In many posts on the Healing Gourmet website, we discuss the importance of optimizing your omega-3 to omega-6 ratio. This is one of the most important things you can do to guard against degenerative disease.

And while this might sound like an easy thing to do, the truth is that most commercially-prepared foods are rife with omega-6 fatty acids… and devoid of omega-3 fatty acids.

The result is a diet that is a dangerously high in disease-promoting, inflammatory fats.

Consider this…

You’d have to eat 12 ounces of wild Alaskan salmon to get enough omega-3’s to balance out the omega-6 fats found in just one tablespoon of commercial mayonnaise!

And if you’re a mayonnaise lover, this is bad news for your health. A diet that is high in omega-6 fats:

  1. Increases inflammation
  2. Promotes cellular damage
  3. Encourages the body to store calories as fat
  4. Promotes physical aging
  5. Increases oxidation of LDL cholesterol, and more.

Not to mention that the first ingredient in most commercial mayonnaise is soybean oil. Not only is this industrial oil extremely high in omega-6, it is also chemically refined and almost always comes from GMO crops.

And if if you opt for a so-called “healthy” mayo alternative – like Vegenaise, you’re not doing much better. Despite its claim of being “heart healthy”, this mayonnaise is still made with omega-6 rich oils – including canola, grapeseed and safflower. In other words, it contains the very same inflammatory fats you get in a cheap jar of Kraft, Miracle Whip or Hellman’s Real Mayonnaise.

Is “Healthy Mayonnaise” an Oxymoron?

But what if you could enjoy all of the creamy goodness of mayonnaise – in your favorite summer chicken salad or spread onto a BLT – that actually helped reduce inflammation… promote cellular health… and trim unsightly belly fat… all while fostering a healthy omega-3 to omega-6 ratio?

Well, now you can.

For years we were told to avoid the famous French condiment for its high fat content. But the AMOUNT of fat is not the problem. It is the TYPE of fat that is the real issue.

How to Make Healthy Mayonnaise - Healing Gourmet

Introducing… Healthy Mayonnaise (That Follows the Mediterranean Diet)

In today’s healthy makeover, we rely on avocado oil (our favorite is made by Ava Jane’s Kitchen) to create a rich, silky mayo that pairs perfectly with your favorite foods.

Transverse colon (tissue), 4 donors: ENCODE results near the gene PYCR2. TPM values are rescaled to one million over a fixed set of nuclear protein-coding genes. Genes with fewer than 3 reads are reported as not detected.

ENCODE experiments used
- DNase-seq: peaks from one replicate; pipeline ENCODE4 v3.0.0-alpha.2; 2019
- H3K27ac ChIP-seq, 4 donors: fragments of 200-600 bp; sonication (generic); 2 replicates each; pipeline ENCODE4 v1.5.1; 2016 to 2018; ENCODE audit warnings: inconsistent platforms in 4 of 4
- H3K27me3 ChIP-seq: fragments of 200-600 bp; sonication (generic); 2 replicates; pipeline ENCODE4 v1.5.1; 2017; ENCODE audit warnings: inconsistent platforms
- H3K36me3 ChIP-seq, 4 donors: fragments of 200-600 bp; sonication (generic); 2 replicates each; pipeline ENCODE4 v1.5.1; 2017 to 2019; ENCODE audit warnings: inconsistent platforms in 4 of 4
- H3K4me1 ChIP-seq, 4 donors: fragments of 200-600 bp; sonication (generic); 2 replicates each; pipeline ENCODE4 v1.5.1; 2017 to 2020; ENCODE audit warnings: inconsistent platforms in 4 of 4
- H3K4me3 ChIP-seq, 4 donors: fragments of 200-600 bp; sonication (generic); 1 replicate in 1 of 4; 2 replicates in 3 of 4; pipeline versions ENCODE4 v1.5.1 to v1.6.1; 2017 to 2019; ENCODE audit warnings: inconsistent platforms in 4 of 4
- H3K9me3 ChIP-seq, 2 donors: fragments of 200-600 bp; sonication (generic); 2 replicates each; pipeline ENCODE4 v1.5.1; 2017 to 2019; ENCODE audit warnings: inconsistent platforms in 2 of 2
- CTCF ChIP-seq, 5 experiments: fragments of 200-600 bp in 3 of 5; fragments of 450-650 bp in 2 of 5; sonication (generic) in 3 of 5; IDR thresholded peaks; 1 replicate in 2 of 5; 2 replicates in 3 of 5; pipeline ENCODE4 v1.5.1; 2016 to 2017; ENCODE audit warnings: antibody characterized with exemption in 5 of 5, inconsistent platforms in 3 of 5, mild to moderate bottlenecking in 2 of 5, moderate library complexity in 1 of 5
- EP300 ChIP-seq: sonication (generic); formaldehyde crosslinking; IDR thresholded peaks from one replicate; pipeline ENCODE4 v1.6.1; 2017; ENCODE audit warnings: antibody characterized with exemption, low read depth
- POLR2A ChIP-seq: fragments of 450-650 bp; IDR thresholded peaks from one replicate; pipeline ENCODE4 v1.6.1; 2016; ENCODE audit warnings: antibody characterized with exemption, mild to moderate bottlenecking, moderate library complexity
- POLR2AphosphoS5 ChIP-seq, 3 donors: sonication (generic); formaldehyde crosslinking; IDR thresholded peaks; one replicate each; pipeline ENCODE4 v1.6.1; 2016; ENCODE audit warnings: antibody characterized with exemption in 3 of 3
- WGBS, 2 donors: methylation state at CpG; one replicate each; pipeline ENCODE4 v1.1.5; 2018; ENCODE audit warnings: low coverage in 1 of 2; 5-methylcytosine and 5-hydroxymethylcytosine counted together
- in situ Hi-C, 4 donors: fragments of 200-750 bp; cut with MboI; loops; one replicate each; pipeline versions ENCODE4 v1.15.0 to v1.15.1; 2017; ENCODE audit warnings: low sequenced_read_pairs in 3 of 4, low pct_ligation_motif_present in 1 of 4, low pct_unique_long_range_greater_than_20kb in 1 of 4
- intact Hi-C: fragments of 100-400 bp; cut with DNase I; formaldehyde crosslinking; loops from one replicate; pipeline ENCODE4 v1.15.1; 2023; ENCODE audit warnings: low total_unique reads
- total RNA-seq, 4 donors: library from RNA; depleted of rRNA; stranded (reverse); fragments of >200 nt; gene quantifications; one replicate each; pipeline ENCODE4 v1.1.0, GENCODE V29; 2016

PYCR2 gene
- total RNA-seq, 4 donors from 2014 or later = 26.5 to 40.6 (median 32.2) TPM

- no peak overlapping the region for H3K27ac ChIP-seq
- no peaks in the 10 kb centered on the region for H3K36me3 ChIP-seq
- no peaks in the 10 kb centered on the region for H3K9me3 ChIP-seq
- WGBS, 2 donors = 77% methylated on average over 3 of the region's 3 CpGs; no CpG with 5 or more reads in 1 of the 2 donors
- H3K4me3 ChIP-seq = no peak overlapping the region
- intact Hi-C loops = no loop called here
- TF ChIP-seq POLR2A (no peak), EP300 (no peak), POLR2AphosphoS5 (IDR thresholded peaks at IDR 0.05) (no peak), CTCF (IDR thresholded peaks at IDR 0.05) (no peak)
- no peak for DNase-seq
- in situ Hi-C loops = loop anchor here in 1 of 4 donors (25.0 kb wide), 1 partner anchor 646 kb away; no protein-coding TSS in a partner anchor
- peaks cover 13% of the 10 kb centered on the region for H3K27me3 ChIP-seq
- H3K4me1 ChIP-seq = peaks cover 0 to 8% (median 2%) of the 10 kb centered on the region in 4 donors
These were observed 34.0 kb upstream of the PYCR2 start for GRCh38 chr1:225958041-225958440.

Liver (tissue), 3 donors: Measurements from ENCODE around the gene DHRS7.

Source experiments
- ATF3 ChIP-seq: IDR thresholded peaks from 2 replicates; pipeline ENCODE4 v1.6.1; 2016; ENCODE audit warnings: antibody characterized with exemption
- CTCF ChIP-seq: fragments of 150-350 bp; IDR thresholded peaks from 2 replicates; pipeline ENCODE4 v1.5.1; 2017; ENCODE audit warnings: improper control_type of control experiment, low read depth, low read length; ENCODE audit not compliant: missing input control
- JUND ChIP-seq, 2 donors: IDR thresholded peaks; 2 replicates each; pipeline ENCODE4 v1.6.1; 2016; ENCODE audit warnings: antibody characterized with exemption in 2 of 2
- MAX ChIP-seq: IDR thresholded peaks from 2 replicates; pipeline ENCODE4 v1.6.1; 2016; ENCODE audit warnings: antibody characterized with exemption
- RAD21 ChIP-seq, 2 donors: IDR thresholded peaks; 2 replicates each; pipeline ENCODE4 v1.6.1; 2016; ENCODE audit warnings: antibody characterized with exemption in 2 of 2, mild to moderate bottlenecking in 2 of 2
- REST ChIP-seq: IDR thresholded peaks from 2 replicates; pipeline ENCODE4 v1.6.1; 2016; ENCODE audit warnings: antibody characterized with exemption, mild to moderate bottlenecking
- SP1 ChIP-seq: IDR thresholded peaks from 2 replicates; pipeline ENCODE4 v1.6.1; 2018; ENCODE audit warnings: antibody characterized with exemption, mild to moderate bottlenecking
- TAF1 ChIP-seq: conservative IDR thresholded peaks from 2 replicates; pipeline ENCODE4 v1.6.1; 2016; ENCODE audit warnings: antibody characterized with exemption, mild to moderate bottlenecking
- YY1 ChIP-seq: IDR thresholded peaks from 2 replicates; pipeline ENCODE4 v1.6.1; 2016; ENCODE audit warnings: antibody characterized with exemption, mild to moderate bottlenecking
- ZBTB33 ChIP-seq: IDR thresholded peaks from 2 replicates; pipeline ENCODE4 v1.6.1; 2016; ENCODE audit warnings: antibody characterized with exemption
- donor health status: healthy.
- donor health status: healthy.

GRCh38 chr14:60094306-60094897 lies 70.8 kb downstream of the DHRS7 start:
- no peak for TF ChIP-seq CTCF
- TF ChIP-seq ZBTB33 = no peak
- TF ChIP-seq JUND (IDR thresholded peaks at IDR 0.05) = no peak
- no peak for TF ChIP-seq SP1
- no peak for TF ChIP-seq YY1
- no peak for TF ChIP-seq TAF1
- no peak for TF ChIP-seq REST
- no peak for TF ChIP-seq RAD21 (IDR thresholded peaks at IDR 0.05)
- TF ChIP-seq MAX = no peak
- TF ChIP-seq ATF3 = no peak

Unlike the omega-6 rich canola or soybean or seed oils you typically find in mayonnaise, avocado oil is predominantly comprised of monounsaturated fatty acids (MUFAs). These are the same fats found in olive oil and credited with the health benefits of the Mediterranean diet, including:

  1. Reduced risk of cancers (including breast, colon and prostate)
  2. Reduced risk of heart disease
  3. Lower risk of overweight and obesity
  4. Less belly fat
  5. Lower risk of dementia and Alzheimer’s

You could also use olive oil or macadamia nut oil for this recipe (and still get all of the health benefits of MUFAs). However, we prefer avocado oil. Its neutral and slightly “grassy” flavor is perfect for achieving a traditional mayo flavor.

Love Paleo mayo, but don’t want to whip it up yourself? Paleo guru Mark Sisson has created the world’s first healthy mayonnaise made from cage-free eggs and avocado oil. And for a limited time, you can get a 16 oz. jar of Primal Kitchen Mayonnaise FREE from our friends at Thrive Market.

Healthy Mayonnaise Recipe

Yield: 20 Tbsp.
Serving Size: 1 Tbsp.
Active Time: 10 minutes
Total Time: 10 minutes

Ingredients

  • 1 cup Ava Jane’s avocado oil
  • 1 pastured egg + 1 egg yolk
  • 2 Tbsp. freshly squeezed lemon juice
  • 1/4 tsp. organic mustard powder

Preparation

  • In a food processor or blender, combine whole egg, egg yolk, lemon juice, and mustard powder.
  • Very slowly, one tablespoon at a time, add in the avocado oil while continuing to blend until oil and lemon mixture emulsifies.
  • Season with salt to taste and store in the refrigerator in an airtight container for one week.

Nutrition Information Per Serving
100 calories, 11 g fat, 1 g saturated fat, 10 g monounsaturated fat, 0.5 g polyunsaturated fat, 0 g sugar, 0 g carbohydrate, 0 g protein, 0 g fiber